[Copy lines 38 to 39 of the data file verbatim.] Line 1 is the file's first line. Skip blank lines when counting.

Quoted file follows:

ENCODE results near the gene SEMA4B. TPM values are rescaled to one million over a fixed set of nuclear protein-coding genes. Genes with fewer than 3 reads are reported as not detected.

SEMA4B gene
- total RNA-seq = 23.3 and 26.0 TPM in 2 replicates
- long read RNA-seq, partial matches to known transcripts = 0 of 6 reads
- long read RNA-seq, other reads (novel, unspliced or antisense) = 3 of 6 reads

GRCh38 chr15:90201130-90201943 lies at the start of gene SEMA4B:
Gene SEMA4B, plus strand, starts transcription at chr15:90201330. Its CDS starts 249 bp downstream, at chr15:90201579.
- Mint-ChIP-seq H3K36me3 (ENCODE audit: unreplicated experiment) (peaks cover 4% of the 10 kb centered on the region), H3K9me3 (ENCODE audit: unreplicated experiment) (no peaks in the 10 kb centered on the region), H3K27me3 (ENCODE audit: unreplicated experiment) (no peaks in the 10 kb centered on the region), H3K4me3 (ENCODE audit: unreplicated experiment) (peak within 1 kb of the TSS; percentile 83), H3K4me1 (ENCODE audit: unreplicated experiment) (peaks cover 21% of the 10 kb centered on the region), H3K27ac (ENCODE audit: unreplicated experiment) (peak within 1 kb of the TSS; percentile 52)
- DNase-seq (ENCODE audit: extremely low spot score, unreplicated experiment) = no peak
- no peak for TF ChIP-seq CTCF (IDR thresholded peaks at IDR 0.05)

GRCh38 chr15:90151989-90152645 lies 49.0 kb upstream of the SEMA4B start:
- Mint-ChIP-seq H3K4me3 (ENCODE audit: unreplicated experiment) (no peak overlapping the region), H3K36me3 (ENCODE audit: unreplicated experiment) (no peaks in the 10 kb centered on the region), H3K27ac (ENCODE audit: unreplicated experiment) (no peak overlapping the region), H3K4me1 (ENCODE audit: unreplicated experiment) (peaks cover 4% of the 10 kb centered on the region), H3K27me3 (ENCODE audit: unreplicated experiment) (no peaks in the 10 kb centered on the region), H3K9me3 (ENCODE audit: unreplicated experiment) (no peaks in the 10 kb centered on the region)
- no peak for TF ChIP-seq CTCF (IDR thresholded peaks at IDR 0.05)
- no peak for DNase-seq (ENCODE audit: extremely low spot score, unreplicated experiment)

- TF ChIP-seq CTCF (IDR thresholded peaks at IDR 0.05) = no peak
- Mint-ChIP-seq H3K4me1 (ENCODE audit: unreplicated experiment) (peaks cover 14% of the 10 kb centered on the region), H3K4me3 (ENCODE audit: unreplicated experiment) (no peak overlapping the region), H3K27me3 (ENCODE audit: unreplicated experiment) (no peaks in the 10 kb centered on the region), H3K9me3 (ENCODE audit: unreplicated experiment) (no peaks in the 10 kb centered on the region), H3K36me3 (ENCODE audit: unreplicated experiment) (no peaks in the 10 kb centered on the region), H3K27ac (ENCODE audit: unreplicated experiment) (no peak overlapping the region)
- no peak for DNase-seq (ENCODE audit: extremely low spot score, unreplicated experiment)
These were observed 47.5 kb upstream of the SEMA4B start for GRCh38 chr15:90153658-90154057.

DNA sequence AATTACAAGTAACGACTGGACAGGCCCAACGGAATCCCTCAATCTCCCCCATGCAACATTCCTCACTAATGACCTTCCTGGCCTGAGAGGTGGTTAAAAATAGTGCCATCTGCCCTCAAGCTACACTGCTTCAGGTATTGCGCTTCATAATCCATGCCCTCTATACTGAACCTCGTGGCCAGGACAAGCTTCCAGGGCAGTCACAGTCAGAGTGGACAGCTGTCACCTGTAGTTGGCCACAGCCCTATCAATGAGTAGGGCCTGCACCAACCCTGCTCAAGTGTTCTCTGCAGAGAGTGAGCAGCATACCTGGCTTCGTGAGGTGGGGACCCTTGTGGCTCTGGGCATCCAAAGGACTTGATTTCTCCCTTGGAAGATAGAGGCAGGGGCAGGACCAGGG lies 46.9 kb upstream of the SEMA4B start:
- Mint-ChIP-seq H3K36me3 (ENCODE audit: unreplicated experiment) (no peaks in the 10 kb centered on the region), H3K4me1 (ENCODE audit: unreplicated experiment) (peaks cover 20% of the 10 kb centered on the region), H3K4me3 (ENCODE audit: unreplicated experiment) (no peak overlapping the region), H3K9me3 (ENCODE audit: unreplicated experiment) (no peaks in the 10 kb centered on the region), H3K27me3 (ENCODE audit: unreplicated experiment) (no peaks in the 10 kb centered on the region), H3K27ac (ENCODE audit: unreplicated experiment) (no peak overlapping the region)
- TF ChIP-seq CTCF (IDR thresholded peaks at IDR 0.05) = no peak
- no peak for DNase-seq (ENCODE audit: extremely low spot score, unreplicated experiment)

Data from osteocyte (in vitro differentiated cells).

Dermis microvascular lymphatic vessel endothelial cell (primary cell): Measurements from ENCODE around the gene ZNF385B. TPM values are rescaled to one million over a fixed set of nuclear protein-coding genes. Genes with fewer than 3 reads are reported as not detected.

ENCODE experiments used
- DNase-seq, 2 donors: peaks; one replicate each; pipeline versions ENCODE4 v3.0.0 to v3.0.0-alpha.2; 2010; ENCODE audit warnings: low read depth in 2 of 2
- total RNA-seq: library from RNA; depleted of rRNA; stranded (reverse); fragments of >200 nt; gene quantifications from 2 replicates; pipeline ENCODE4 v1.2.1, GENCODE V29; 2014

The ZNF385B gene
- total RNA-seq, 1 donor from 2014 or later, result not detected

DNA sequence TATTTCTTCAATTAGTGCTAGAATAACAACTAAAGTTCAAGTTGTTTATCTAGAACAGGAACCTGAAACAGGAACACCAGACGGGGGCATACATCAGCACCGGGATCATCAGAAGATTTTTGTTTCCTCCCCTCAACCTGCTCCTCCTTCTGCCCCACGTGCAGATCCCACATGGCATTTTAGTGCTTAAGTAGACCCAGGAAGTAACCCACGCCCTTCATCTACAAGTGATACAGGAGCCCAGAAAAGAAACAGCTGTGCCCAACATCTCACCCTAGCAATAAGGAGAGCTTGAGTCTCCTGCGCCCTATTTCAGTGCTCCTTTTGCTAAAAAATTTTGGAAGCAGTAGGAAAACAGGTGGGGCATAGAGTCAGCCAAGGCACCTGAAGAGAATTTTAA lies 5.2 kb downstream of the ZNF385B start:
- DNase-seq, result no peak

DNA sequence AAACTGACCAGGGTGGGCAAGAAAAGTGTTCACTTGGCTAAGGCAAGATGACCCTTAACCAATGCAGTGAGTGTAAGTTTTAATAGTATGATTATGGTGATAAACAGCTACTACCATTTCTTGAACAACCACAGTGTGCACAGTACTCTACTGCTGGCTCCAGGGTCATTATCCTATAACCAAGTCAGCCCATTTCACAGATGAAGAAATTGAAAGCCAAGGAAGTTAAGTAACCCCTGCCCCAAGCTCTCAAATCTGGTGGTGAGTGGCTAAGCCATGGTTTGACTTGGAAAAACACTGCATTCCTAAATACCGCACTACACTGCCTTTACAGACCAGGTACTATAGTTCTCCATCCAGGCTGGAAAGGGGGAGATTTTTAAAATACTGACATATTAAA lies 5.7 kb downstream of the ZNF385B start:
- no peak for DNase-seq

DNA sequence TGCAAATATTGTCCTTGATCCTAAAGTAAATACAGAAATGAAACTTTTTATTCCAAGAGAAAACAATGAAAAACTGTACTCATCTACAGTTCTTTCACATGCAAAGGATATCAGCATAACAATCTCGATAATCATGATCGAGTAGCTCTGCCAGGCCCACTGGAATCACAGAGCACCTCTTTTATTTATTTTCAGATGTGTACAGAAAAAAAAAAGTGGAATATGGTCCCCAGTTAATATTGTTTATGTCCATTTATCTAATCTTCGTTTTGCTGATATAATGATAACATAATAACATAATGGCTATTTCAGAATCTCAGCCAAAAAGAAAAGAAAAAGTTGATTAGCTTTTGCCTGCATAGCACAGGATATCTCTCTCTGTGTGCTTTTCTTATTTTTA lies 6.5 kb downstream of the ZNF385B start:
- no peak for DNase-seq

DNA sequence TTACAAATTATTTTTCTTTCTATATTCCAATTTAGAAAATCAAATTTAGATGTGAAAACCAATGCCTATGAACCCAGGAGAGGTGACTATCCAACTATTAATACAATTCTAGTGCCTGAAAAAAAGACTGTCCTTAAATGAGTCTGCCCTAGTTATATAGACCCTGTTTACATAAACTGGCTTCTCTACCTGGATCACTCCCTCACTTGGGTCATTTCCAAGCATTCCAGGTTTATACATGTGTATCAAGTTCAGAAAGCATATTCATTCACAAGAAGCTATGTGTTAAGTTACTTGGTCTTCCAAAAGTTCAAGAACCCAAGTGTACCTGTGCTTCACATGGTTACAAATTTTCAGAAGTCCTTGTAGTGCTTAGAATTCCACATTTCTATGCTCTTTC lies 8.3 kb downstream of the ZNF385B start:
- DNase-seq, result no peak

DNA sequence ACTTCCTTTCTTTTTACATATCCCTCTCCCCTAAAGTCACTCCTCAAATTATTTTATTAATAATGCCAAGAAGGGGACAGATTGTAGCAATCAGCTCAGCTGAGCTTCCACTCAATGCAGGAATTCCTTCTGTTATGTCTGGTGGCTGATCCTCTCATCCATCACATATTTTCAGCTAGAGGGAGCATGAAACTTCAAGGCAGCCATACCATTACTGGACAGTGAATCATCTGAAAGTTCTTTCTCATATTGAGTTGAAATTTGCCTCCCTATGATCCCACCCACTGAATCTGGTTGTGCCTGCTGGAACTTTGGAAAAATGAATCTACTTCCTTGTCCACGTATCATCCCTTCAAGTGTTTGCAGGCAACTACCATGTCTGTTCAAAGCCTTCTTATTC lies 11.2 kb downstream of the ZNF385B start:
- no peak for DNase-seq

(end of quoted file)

DNA sequence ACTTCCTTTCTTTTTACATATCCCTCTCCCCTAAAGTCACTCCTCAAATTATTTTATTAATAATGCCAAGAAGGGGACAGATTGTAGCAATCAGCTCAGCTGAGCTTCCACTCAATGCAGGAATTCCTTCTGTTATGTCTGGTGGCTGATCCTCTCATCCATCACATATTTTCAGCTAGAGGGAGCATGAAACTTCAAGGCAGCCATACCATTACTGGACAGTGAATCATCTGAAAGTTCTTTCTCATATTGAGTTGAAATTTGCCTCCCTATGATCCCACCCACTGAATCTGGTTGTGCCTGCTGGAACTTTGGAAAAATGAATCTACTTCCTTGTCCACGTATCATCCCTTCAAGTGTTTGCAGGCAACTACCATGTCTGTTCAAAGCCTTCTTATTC lies 11.2 kb downstream of the ZNF385B start:
- no peak for DNase-seq